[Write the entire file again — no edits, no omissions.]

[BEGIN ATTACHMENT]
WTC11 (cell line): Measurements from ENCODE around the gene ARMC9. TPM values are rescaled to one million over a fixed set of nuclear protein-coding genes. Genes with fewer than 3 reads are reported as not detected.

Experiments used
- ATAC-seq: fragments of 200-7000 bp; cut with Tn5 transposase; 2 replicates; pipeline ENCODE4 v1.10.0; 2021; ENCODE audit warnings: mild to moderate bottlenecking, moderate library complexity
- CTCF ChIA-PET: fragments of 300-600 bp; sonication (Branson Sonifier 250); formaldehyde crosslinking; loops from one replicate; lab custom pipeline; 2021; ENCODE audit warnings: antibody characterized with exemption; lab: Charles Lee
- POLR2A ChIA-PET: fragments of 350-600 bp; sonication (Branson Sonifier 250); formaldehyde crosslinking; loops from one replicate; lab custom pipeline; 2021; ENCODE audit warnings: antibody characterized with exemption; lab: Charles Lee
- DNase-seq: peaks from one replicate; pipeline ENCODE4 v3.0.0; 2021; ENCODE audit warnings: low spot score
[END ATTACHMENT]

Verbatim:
WTC11 (cell line): Measurements from ENCODE around the gene ARMC9. TPM values are rescaled to one million over a fixed set of nuclear protein-coding genes. Genes with fewer than 3 reads are reported as not detected.

Experiments used
- ATAC-seq: fragments of 200-7000 bp; cut with Tn5 transposase; 2 replicates; pipeline ENCODE4 v1.10.0; 2021; ENCODE audit warnings: mild to moderate bottlenecking, moderate library complexity
- CTCF ChIA-PET: fragments of 300-600 bp; sonication (Branson Sonifier 250); formaldehyde crosslinking; loops from one replicate; lab custom pipeline; 2021; ENCODE audit warnings: antibody characterized with exemption; lab: Charles Lee
- POLR2A ChIA-PET: fragments of 350-600 bp; sonication (Branson Sonifier 250); formaldehyde crosslinking; loops from one replicate; lab custom pipeline; 2021; ENCODE audit warnings: antibody characterized with exemption; lab: Charles Lee
- DNase-seq: peaks from one replicate; pipeline ENCODE4 v3.0.0; 2021; ENCODE audit warnings: low spot score